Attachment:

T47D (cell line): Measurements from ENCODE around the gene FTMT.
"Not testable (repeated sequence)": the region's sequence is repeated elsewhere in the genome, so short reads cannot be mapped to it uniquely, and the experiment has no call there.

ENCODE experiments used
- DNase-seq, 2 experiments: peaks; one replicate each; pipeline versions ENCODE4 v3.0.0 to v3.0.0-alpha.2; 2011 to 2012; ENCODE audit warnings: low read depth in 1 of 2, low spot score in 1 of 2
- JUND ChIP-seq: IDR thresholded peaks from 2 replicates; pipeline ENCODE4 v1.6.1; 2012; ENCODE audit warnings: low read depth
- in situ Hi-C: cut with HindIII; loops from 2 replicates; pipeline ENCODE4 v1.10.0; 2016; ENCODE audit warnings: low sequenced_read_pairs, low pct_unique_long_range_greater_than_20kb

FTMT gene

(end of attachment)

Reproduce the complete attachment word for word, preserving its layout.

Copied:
T47D (cell line): Measurements from ENCODE around the gene FTMT.
"Not testable (repeated sequence)": the region's sequence is repeated elsewhere in the genome, so short reads cannot be mapped to it uniquely, and the experiment has no call there.

ENCODE experiments used
- DNase-seq, 2 experiments: peaks; one replicate each; pipeline versions ENCODE4 v3.0.0 to v3.0.0-alpha.2; 2011 to 2012; ENCODE audit warnings: low read depth in 1 of 2, low spot score in 1 of 2
- JUND ChIP-seq: IDR thresholded peaks from 2 replicates; pipeline ENCODE4 v1.6.1; 2012; ENCODE audit warnings: low read depth
- in situ Hi-C: cut with HindIII; loops from 2 replicates; pipeline ENCODE4 v1.10.0; 2016; ENCODE audit warnings: low sequenced_read_pairs, low pct_unique_long_range_greater_than_20kb

FTMT gene